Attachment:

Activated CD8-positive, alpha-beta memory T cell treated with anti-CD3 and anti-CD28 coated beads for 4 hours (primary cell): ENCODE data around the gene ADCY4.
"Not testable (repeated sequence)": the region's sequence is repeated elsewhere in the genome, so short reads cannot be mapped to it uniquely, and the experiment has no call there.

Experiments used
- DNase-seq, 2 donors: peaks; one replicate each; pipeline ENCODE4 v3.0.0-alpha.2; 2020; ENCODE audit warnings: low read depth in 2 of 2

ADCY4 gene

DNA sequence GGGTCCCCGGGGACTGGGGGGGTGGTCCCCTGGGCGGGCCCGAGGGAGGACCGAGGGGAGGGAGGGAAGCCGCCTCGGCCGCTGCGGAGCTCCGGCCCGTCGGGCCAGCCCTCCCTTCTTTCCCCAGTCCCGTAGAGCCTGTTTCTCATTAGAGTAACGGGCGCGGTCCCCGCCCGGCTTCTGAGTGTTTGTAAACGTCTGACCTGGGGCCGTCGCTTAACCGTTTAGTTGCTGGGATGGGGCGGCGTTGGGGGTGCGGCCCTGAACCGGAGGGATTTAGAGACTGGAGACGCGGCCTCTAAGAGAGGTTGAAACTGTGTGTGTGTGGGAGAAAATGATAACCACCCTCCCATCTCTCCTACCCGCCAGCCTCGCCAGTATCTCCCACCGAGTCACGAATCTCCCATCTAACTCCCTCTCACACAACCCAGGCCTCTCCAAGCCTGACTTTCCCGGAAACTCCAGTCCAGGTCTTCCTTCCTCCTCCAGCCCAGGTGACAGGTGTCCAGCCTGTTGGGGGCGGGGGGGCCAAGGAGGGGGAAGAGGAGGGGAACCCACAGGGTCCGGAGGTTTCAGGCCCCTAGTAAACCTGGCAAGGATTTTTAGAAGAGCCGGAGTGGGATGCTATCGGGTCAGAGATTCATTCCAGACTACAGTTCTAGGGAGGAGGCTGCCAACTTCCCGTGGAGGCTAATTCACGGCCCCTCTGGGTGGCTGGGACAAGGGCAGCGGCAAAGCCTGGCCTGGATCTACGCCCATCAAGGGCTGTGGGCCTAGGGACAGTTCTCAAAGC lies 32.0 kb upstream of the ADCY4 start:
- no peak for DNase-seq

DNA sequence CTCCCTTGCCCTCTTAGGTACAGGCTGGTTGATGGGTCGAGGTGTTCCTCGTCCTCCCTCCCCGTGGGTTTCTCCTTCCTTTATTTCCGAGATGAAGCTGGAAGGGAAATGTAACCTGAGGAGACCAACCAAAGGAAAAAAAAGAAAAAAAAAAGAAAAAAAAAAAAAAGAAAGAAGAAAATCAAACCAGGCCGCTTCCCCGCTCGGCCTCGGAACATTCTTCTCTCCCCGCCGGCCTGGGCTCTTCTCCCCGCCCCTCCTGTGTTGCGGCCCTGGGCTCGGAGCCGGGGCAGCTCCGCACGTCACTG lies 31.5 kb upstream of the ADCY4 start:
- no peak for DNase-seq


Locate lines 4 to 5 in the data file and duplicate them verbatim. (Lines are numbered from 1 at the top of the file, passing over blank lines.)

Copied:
- DNase-seq, 2 donors: peaks; one replicate each; pipeline ENCODE4 v3.0.0-alpha.2; 2020; ENCODE audit warnings: low read depth in 2 of 2

ADCY4 gene